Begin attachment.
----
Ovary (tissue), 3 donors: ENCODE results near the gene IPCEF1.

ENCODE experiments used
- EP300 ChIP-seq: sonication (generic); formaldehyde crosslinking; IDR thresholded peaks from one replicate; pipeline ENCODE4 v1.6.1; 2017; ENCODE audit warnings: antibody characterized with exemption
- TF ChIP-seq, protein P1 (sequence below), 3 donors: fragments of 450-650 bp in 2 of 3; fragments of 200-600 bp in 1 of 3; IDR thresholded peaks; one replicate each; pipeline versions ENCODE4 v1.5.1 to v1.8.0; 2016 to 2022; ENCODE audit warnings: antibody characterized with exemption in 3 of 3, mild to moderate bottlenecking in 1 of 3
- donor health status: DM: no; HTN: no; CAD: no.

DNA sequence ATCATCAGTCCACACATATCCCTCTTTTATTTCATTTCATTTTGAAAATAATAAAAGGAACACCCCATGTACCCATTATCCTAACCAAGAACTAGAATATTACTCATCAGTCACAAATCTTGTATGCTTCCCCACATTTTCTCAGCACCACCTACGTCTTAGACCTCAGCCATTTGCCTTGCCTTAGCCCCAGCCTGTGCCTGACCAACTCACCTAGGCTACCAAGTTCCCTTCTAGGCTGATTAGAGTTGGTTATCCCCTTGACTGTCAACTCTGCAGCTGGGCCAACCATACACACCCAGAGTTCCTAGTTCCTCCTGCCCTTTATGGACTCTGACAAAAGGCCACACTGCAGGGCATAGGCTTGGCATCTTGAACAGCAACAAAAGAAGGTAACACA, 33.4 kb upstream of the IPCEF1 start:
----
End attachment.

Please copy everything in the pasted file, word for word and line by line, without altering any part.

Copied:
Ovary (tissue), 3 donors: ENCODE results near the gene IPCEF1.

ENCODE experiments used
- EP300 ChIP-seq: sonication (generic); formaldehyde crosslinking; IDR thresholded peaks from one replicate; pipeline ENCODE4 v1.6.1; 2017; ENCODE audit warnings: antibody characterized with exemption
- TF ChIP-seq, protein P1 (sequence below), 3 donors: fragments of 450-650 bp in 2 of 3; fragments of 200-600 bp in 1 of 3; IDR thresholded peaks; one replicate each; pipeline versions ENCODE4 v1.5.1 to v1.8.0; 2016 to 2022; ENCODE audit warnings: antibody characterized with exemption in 3 of 3, mild to moderate bottlenecking in 1 of 3
- donor health status: DM: no; HTN: no; CAD: no.

DNA sequence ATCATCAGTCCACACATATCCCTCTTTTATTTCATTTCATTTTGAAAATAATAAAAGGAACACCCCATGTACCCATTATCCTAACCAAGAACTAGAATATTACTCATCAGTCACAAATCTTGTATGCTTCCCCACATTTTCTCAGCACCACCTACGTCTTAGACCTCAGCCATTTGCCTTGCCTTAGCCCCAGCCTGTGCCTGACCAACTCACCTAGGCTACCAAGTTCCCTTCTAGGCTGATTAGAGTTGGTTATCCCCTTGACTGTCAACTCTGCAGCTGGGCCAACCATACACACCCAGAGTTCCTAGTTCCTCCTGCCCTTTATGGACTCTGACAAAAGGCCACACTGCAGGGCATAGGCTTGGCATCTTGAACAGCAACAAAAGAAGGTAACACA, 33.4 kb upstream of the IPCEF1 start: